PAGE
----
Containers: The Next Generation of Virtualization?
Although virtual machines (VMs) have been revolutionary for computing infrastructure, container technology may be on the verge of disrupting the disrupter. Companies with operations in the cloud are excited about containers because of superior resource allocation, deployment speed, and environment flexibility. Rackspace’s [RAX] CTO, John Engrates, is describing containers as the next generation of virtualization.
Prior to server virtualization, the client-server model required companies to purchase and maintain many servers, each one used for just one application. In that model, server utilization was as low as 5-15% of its total processing power.
Virtualization works to maximize the utilization of computing environments, such as servers, by running many isolated applications at the same time. While the concept dates back to late 1960s IBM [IBM] mainframes, it went mainstream in 2001 with VMware’s [VMW] server virtualization software.
Server virtualization relies on a software component called a hypervisor, which allows the partitioning of a server into independent VMs. These VMs store their own operating systems (OS) and virtual copies of the hardware, each independently functioning as a virtual server. VMs can then be used to run workloads like email, databases, and web servers.
Server virtualization allows companies to put many independently functioning VMs on a single server, increasing server utilization to 80% and cutting capital and operating costs by as much as 50%. In the public cloud, server virtualization is removing the need for companies to own servers at all, as they can rent VMs from Infrastructure as a Service (IaaS) companies who own and virtualize servers at scale.
Recently Docker, a startup that has received $40M in Series C funding, has unsettled VMs with its open-source container solution. It has found good success at companies such as RedHat [RHT],Google [GOOG], Microsoft [MSFT], and Amazon [AMZN]. Although containers have been around for more than a decade, Docker’s open-source offering is making containers accessible to all developers by simplifying their construction and deployment.
Containers offer OS level virtualization, which means that each container runs on its own abstraction of the machine’s OS. Critically, each container behaves as though it has its own devoted operating system, even though it has not stored it, a key differentiation from VMs as an OS often consumes more memory and storage than the application it is hosting. Containers’ efficiency in resource allocation allows 10x more applications to run on a server compared to VMs, and 100x more than traditional client servers, as shown below.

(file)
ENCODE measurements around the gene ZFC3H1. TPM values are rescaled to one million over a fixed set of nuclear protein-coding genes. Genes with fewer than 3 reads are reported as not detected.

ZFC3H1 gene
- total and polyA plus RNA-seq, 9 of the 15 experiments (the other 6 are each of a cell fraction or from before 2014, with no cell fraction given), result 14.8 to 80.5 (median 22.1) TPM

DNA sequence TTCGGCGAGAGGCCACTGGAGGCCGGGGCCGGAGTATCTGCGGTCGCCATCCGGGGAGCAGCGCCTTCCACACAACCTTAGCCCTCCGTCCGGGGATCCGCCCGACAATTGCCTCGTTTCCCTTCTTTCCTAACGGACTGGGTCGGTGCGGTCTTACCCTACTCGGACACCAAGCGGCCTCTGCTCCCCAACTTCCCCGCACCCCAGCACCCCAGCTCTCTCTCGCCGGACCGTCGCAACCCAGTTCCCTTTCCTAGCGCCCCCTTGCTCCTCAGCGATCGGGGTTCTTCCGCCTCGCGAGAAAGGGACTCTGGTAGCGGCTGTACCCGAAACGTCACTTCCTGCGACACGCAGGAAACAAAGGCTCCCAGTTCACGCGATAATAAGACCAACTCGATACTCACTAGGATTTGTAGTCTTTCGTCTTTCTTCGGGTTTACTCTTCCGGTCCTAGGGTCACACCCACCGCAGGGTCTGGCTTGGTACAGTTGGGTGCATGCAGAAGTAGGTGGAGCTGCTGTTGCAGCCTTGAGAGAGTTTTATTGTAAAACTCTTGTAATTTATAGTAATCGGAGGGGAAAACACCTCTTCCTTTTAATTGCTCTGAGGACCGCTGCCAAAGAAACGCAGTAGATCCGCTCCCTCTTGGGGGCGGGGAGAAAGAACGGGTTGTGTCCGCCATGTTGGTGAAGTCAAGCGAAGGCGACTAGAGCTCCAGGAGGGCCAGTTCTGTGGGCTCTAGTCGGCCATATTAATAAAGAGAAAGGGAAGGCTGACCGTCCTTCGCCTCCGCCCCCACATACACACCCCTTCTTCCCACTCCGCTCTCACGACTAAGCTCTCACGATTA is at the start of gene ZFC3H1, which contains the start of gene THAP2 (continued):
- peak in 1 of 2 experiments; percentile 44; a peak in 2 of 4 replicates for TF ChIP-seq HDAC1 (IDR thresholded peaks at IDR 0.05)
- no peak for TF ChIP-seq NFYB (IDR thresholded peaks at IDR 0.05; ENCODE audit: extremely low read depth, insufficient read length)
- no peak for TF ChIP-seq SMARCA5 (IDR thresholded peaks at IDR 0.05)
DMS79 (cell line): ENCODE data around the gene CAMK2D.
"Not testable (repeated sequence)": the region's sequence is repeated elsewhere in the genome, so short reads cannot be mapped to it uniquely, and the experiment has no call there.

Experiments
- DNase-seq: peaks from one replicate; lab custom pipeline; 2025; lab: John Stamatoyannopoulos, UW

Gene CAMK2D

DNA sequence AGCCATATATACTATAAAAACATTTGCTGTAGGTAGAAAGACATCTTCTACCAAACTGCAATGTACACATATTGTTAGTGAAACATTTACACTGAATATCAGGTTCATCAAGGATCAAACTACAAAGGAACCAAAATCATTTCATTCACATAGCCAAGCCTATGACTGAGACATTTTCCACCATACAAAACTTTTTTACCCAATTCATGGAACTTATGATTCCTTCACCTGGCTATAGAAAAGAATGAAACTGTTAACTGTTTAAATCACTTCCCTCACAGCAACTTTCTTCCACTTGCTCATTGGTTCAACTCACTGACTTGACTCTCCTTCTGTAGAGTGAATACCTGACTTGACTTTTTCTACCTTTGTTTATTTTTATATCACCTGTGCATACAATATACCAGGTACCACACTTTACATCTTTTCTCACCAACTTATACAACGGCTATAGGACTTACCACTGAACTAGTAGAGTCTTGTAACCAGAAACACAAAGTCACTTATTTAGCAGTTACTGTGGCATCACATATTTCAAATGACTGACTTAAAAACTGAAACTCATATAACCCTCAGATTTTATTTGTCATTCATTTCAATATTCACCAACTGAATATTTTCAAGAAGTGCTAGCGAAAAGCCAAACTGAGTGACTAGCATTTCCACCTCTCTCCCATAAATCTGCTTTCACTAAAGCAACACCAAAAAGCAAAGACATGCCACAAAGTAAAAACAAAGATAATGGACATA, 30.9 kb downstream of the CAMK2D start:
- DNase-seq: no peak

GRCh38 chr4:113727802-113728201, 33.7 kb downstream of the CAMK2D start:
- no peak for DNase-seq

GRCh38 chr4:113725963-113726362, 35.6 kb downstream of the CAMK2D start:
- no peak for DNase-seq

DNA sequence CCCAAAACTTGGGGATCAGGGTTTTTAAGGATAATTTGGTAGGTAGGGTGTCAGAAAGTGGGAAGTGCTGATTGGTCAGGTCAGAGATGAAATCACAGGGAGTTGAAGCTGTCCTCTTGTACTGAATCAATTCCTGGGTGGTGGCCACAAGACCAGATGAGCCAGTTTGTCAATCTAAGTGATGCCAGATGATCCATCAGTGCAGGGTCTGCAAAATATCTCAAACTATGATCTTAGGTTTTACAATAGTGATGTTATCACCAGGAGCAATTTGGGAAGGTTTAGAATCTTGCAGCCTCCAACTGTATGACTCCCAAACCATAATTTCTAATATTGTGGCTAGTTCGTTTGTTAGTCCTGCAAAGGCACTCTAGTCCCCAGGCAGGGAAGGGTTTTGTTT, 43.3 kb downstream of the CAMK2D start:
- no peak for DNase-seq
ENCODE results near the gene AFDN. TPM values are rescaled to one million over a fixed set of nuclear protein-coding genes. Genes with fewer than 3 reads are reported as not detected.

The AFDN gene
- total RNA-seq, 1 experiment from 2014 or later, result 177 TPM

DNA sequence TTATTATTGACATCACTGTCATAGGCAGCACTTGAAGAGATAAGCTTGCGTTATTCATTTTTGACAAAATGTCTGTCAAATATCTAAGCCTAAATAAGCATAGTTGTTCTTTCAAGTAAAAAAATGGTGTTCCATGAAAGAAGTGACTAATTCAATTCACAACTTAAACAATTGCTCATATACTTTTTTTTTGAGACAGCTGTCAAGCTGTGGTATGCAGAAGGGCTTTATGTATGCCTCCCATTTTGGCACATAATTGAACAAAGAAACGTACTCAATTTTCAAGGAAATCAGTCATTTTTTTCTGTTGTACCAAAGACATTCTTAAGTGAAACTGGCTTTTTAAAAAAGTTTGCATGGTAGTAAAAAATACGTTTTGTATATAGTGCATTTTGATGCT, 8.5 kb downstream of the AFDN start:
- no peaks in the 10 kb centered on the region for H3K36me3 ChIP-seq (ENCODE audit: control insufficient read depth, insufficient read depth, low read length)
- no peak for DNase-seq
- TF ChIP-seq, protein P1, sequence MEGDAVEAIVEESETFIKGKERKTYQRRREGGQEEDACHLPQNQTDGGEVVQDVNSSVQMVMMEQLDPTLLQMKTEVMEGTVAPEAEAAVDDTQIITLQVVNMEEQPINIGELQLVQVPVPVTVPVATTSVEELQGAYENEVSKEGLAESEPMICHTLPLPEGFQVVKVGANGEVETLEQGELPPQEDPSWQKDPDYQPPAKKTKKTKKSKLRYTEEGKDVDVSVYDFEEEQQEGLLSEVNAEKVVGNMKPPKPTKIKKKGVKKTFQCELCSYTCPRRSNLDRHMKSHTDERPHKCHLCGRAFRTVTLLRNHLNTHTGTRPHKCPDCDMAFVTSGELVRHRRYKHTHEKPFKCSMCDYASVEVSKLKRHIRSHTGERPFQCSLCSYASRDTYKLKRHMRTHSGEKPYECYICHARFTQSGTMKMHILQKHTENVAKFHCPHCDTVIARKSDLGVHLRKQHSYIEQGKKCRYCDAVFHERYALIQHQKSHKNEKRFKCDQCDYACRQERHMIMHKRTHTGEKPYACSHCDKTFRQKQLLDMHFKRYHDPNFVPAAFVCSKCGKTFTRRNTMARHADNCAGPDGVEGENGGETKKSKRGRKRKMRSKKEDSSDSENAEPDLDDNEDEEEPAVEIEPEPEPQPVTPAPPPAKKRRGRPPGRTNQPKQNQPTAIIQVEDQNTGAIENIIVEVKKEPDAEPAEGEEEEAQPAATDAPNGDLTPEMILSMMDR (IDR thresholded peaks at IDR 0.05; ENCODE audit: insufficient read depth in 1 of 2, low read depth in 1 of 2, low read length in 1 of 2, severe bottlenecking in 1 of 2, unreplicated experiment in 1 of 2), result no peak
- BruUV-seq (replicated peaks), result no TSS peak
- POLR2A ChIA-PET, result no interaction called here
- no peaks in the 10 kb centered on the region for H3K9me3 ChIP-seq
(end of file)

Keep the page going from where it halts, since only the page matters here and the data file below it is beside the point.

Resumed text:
As developers move to smaller applications, adding features and functionality to their platforms, containers’ light weight and agility relative to those of VMs will become increasingly important. Due to less underlying complexity, applications run two times faster and launch in seconds as opposed to minutes compared to their performance on a VM. With Docker, containers also are highly flexible in testing and deployment, allowing easy transport from personal computers to servers to VMs, an aspect that developers love.
While there are many benefits to containers, the primary drawback is a lack of robust security, a prime reason that companies have yet to abandon VMs. Google runs containers on top of VMs to address these security concerns.
Containers may not replace VMs entirely in the short-run, but they already may be decreasing demand for VMs, as they pack ten times more applications into the same amount of space. VMware is suggesting that containers and VMs are optimized when working together, as VMs provide security and diversity while containers offer speed and flexibility.
Is VMware beginning to cannibalize its core business? It may not have a choice. As for the server hardware industry, another tenfold increase in the number of applications per server, on the heels of the last decade’s tenfold increase thanks to VMs, is problematic.